• Um, why don't you just use the registry hack? That's what Notepad2 installer does to replace Windows notepad. Very clean solution and you can run "notepad.exe" from anywhere even executing the original notepad.exe and it will always launch Notepad2 (or Notepad++ if you configured so). Cleaner than hard replacements and symbolic links. – ADTC Oct 20 '14 at 1:29
  • It uses "Image File Execution Options" and it works by making NP2 or NP++ the debugger for NP. For Notepad2, instructions here. For Notepad++ ready-to-use reg file here (It's safe; you can check in NP). – ADTC Oct 20 '14 at 1:43
  • It's not an exact duplicate, but you may want to see the related question "How do I replace Notepad in Windows 7?" – Stevoisiak May 11 '17 at 4:23

Okay figured it out; this is my first time answering my own question!

So as to make this a helpful standalone post, I'll include 'from scratch' instructions on how to replace notepad. Here we go!

  1. "Won't you back that app up?"

    • There are three relevant folders in which we'll need to update notepad.exe (two if you have 32-bit Windows 7): C:\Windows\, C:\Windows\System32 and, if you have a 64-bit system, C:\SysWOW64\
    • Let's back-up the existing versions of Notepad. In a new folder named Notepad Backup (or something more creative, if you prefer), copy and paste the notepad.exe executable from each of the relevant folders (listed above). I've renamed mine; for example, the executable originally in C:\Windows\ is named notepad-CWindows.exe.BAK in my backup folder.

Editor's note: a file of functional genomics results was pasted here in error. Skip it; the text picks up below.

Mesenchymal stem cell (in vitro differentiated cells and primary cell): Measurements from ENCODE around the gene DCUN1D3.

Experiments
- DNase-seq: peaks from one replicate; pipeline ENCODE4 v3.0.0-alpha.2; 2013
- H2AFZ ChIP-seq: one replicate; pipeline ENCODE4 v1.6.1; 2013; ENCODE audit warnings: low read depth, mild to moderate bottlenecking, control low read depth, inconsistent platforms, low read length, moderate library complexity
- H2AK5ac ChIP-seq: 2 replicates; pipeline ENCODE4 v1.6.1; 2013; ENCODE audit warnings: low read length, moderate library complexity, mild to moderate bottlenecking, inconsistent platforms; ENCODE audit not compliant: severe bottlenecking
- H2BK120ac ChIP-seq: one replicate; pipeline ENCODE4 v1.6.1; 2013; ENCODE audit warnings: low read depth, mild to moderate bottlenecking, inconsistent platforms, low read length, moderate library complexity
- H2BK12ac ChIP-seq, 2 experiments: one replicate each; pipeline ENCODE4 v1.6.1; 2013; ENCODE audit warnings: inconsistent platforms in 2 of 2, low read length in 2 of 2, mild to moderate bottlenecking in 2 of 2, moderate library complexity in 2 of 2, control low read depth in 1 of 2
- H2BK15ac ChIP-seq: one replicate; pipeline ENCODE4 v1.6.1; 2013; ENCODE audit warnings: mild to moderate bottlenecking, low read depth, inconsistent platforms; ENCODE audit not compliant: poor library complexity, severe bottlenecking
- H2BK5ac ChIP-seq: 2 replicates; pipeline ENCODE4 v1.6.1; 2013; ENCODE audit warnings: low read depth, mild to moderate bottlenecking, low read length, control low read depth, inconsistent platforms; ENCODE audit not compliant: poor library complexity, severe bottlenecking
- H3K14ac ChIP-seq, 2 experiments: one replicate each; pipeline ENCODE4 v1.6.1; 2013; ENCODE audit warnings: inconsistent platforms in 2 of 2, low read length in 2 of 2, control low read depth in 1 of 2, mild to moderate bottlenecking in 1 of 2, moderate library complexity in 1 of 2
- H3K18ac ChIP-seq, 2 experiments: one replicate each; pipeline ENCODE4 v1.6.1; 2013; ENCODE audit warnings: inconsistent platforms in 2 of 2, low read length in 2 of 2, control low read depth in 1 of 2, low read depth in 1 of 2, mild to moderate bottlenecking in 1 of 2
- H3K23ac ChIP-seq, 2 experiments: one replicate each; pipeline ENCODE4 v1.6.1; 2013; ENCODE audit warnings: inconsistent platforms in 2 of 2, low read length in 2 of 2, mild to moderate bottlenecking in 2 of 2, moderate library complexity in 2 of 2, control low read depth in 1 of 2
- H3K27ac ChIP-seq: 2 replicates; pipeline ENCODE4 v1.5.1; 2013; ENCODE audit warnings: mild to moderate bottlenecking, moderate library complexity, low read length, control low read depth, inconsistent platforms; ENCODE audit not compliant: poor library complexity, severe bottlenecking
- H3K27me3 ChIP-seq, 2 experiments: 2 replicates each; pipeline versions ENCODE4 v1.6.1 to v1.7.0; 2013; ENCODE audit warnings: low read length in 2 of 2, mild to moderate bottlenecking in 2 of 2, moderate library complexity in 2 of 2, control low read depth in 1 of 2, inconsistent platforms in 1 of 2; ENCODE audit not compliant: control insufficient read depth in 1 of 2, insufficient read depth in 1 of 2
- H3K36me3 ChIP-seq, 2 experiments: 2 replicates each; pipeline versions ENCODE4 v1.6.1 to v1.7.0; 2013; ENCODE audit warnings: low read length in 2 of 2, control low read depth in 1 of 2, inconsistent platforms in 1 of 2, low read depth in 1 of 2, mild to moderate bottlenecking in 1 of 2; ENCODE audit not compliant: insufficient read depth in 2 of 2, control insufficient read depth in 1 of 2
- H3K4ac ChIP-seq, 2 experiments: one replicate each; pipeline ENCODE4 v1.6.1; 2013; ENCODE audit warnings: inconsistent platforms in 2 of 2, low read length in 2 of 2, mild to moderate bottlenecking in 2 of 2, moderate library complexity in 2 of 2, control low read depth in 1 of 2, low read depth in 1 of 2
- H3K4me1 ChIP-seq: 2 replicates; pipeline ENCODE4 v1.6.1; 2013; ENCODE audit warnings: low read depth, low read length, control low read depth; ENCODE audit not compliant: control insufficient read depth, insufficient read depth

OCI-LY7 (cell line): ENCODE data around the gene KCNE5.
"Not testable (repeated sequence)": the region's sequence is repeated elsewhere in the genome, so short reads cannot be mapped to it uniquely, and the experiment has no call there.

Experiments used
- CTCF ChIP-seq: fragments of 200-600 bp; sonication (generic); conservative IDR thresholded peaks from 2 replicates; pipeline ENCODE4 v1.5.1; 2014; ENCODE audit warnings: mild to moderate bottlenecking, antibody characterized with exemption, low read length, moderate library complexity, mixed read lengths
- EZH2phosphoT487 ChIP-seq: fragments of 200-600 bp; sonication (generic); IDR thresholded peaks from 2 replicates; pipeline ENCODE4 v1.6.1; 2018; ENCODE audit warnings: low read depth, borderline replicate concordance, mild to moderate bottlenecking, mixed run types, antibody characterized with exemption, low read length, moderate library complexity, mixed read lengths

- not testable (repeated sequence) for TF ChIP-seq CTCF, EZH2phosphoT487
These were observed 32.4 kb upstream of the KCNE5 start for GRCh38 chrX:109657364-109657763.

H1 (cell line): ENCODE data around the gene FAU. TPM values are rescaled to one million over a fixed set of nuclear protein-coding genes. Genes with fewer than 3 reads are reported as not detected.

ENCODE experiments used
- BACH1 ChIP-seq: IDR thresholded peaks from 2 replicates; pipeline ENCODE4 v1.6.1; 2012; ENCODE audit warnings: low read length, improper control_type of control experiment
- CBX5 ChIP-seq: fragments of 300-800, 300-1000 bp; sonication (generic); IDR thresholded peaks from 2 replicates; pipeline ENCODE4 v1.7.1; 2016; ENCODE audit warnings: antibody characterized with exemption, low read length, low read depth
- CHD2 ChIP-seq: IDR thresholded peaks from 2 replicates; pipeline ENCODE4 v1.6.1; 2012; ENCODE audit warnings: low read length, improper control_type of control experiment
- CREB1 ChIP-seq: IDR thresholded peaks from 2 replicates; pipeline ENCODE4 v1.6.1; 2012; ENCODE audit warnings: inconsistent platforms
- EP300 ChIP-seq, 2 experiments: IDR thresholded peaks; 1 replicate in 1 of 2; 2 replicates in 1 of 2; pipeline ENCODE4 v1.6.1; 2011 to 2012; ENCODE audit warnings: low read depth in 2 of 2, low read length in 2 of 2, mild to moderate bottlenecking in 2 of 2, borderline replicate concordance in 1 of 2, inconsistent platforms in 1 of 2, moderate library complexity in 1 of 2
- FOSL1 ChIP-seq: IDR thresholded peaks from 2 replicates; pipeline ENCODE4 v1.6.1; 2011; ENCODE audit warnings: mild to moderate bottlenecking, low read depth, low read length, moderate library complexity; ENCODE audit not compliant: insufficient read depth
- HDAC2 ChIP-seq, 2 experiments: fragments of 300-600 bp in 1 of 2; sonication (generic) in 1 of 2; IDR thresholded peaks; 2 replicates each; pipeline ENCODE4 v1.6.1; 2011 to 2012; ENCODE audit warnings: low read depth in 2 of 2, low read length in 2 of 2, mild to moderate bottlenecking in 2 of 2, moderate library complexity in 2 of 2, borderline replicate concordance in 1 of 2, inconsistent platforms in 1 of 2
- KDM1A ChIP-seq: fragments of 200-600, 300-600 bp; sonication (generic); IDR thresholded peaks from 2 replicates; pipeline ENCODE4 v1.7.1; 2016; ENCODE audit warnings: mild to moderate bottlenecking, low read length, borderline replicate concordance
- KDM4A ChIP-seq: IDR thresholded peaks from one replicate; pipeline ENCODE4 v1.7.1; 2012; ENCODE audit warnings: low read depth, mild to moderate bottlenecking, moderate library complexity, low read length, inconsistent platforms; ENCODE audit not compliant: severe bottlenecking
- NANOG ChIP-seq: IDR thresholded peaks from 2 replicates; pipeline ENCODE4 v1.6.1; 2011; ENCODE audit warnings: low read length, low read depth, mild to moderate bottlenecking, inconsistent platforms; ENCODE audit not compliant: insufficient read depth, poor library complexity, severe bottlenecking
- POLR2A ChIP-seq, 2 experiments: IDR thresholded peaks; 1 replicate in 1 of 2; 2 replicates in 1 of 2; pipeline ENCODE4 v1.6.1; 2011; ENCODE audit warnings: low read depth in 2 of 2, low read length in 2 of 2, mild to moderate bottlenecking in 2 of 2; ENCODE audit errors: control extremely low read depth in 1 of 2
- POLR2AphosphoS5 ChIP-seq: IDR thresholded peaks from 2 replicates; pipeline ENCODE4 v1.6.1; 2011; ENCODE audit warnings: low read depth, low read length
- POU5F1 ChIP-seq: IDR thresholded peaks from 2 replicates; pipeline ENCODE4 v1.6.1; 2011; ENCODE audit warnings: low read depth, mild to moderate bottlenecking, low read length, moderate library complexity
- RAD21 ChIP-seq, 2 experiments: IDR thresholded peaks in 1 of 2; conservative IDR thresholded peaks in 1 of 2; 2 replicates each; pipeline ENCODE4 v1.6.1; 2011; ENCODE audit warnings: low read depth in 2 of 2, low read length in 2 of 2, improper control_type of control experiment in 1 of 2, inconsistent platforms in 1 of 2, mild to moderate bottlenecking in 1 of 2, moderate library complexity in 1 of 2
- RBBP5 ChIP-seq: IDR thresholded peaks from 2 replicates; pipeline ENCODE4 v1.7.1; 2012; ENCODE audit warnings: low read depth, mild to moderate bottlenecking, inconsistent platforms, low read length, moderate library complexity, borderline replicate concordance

2. "Throw the old app to the curb"

    • First we need to give ourselves the right permissions in the relevant folders. We can do the following in each instance of notepad.exe (i.e., we'll have to do it twice in Windows 7 32-bit and three times in Windows 7 64-bit):

      (i) right-click on notepad.exe (in windows explorer or my computer, of course),

      (ii) click on Properties,

      (iii) navigate to the Security tab and click on the Advanced button toward the bottom of the window,

      (iv) navigate to the Owner tab and click Edit

      (v) select your username (or you could choose Adminstrator and click Okay,

      (vi) select your name from the drop-down and click Okay twice,

      (vii) (at this point you should see no more windows related to Properties), right click on notepad.exe again, (vii) navigate to the Security tab again, select your name from the Group or user names box (top half of the window),